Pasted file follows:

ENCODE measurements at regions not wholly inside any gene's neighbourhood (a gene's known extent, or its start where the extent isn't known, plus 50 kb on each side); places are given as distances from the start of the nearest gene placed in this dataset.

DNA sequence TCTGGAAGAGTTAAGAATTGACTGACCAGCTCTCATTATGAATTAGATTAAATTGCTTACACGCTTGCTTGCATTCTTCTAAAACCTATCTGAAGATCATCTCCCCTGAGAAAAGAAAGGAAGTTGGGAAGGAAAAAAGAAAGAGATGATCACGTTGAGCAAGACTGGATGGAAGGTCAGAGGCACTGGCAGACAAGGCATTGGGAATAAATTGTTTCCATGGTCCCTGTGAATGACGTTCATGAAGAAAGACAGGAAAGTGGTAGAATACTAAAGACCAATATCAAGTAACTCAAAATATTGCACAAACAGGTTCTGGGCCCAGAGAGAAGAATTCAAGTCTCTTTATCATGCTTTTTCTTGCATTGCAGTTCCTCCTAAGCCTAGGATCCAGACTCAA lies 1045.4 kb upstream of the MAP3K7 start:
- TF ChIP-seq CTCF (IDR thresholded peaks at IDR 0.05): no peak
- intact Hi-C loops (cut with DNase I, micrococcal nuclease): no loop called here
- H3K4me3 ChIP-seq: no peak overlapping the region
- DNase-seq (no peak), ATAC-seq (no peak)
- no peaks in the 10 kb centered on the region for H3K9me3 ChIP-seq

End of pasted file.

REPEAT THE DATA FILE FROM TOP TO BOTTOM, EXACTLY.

ENCODE measurements at regions not wholly inside any gene's neighbourhood (a gene's known extent, or its start where the extent isn't known, plus 50 kb on each side); places are given as distances from the start of the nearest gene placed in this dataset.

DNA sequence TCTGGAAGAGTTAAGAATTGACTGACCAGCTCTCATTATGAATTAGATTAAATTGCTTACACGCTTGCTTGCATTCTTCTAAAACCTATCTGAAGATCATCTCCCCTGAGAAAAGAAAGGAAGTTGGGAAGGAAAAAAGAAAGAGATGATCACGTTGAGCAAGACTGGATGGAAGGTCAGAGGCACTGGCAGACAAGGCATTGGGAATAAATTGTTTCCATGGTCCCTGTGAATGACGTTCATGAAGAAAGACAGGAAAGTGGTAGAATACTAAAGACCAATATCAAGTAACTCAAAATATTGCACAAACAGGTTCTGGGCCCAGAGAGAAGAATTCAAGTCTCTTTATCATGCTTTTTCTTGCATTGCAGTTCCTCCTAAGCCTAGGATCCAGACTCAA lies 1045.4 kb upstream of the MAP3K7 start:
- TF ChIP-seq CTCF (IDR thresholded peaks at IDR 0.05): no peak
- intact Hi-C loops (cut with DNase I, micrococcal nuclease): no loop called here
- H3K4me3 ChIP-seq: no peak overlapping the region
- DNase-seq (no peak), ATAC-seq (no peak)
- no peaks in the 10 kb centered on the region for H3K9me3 ChIP-seq